Childhood giant axonal neuropathy case report and review of the literature

Rup Tandan, Brian W. Little, Edward S. Emery, Paul S. Good, William W. Pendlebury, Walter G. Bradley

Research output: Contribution to journalArticle

27 Scopus citations

Abstract

Giant axonal neuropathy (GAN) is a rare autosomal recessive childhood disorder characterized by a peripheral neuropathy and features of central nervous system involvement. Typically seen are distal axonal swellings filled with 8-10 mm in diameter neurofilaments in central and peripheral axons, and intermediate filament collections in several other cell types. Many neurotoxins produce a morphologically similar neuropathy in humans and experimental animals. Defective nerve fiber energy metabolism has been postulated as a cause in these toxic neuropathies. It is possible that GAN represents an inborn error or metabolism of enzyme-linked sulfhydryl containing proteins, resulting in impaired production of energy necessary for the normal organization of intermediate filaments.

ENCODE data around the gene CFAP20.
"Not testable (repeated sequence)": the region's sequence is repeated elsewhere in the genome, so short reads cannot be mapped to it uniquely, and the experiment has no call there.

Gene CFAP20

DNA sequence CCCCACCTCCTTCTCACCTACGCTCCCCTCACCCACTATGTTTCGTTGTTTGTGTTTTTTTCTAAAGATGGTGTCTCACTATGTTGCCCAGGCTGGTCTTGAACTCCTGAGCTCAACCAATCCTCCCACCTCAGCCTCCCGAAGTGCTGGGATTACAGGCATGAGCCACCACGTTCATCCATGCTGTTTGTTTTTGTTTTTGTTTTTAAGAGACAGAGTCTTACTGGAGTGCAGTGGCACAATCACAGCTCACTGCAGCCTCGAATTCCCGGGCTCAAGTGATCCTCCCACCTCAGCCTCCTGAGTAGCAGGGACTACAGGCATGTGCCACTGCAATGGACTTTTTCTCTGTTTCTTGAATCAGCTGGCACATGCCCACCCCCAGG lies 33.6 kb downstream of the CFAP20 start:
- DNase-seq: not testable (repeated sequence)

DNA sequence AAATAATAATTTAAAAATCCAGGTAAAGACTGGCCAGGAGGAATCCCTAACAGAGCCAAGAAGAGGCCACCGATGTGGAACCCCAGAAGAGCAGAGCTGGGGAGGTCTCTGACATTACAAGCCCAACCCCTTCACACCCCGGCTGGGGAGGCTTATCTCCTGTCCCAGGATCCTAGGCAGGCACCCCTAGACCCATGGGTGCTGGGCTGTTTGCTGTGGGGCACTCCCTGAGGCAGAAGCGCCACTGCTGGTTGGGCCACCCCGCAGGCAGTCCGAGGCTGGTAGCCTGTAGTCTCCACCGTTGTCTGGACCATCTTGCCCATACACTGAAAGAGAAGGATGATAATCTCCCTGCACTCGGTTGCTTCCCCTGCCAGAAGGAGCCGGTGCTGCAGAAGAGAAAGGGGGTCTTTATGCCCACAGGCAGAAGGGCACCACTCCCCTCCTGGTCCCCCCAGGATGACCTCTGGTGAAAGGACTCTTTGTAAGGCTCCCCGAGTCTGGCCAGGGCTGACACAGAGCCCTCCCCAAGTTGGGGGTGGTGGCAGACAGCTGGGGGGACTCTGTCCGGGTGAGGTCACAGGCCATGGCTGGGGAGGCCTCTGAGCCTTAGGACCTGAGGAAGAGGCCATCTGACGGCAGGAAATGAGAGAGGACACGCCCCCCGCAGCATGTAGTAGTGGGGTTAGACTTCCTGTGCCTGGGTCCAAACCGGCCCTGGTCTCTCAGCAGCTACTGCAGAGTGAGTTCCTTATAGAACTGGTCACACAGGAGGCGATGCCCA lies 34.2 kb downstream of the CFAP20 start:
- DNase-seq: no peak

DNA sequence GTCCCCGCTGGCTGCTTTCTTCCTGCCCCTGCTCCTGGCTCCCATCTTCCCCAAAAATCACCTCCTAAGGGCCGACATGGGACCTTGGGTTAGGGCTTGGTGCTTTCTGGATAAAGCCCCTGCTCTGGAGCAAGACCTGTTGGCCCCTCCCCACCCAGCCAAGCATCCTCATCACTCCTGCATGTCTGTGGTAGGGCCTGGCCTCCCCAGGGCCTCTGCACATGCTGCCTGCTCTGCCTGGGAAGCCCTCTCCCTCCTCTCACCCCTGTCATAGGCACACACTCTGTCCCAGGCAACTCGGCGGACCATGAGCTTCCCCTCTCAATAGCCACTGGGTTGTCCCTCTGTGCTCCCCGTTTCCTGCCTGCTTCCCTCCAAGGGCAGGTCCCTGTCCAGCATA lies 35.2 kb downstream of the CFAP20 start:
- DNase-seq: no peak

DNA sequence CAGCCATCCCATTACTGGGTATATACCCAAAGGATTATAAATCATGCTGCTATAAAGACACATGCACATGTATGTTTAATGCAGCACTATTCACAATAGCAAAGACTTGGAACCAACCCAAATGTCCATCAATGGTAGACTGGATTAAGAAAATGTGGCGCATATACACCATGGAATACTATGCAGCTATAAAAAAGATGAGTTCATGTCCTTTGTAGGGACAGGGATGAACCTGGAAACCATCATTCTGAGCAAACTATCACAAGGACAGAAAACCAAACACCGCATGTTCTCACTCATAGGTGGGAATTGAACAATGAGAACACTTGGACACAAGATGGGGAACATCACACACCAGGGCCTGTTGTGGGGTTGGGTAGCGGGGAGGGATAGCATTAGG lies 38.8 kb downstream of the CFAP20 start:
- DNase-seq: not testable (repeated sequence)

Original languageEnglish (US)
Pages (from-to)205-228
Number of pages24
JournalJournal of the Neurological Sciences
Volume82
Issue number1-3
DOIs
StatePublished - Dec 1987
Externally publishedYes

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Keywords

  • Acrylamide
  • Giant axons
  • Glue sniffers neuropathy
  • Granular condesations
  • Hexacarbons
  • Intermediate filaments
  • Neurofilament-microtubule interaction
  • Sulfhydryl proteins

ASJC Scopus subject areas

  • Aging
  • Clinical Neurology
  • Surgery
  • Neuroscience(all)
  • Developmental Neuroscience
  • Neurology

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